Poverty measurement for a binational population

Authors

  • Anita Alves Pena Department of Economics, Colorado State University, 1771 Campus Delivery, Fort Collins, CO 80523-1771 anita.pena@colostate.edu.

DOI:

https://doi.org/10.33182/ml.v10i2.147

Keywords:

poverty measurement, immigration, transnational population, cost-of-living

Abstract

Traditional poverty measures are inappropriate for migrant populations. Frequently cited poverty thresholds are calculated under assumptions that individuals and their families face only one set of prices annually. This study formulates (and contrasts to current thresholds) alternative measures for a population that spends substantial time in two (or more) countries. Specifically, weights are developed based on annual week allocations, income, family characteristics, and comparative price levels. As illustration, an example demonstrating how alternative thresholds can be generated for those whose annual work spans international boundaries is drawn from the Mexico-US migration context using survey data, official thresholds, and these weights. Despite caveats due to data limitations for the case study, illustrations should be of interest academically and to those involved in ground-level statistical calculations pertaining to demographic trends and the welfare state.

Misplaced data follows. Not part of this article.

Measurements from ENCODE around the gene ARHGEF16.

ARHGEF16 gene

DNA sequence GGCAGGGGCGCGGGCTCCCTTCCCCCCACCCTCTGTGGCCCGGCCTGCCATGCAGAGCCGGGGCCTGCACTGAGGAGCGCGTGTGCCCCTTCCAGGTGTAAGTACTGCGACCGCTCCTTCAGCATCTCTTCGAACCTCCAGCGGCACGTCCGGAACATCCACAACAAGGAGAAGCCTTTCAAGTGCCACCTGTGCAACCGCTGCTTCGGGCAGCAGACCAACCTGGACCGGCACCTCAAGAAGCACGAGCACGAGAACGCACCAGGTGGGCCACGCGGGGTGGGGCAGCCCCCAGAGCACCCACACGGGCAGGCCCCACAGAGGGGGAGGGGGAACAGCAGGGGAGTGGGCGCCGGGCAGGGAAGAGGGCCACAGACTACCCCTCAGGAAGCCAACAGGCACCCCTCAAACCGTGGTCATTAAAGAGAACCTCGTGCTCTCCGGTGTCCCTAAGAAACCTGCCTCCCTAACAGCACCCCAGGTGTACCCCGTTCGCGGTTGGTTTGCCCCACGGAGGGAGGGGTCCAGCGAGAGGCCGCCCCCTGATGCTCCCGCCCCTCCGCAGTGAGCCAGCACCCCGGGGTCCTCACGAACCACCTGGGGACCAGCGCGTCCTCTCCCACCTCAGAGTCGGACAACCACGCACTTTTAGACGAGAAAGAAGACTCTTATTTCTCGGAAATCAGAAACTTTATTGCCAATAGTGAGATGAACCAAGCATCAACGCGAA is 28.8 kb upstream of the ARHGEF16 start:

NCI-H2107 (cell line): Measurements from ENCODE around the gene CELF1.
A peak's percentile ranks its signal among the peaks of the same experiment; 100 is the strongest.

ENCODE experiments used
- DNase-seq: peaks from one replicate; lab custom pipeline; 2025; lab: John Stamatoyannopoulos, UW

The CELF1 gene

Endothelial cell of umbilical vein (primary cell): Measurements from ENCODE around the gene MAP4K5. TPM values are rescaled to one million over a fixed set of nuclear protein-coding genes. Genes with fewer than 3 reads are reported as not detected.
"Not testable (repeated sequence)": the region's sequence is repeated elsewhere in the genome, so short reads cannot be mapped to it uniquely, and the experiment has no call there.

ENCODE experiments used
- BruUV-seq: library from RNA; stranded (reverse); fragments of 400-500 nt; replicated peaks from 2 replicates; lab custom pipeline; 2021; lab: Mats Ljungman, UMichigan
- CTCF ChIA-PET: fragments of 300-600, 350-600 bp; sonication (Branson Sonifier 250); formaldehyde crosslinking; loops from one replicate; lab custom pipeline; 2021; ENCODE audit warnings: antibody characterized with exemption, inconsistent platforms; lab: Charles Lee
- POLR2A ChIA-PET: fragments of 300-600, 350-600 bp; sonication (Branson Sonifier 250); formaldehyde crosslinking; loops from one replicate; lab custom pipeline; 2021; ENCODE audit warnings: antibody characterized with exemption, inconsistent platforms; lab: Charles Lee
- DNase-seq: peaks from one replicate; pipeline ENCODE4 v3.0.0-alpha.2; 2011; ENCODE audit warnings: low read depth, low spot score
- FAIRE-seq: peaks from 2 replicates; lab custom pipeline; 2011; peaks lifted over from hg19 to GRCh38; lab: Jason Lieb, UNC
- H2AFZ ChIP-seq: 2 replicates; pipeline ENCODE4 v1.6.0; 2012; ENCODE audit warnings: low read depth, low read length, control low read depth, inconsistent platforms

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Published

2013-05-31

How to Cite

Pena, A. A. (2013). Poverty measurement for a binational population. Migration Letters, 10(2), 254–269. https://doi.org/10.33182/ml.v10i2.147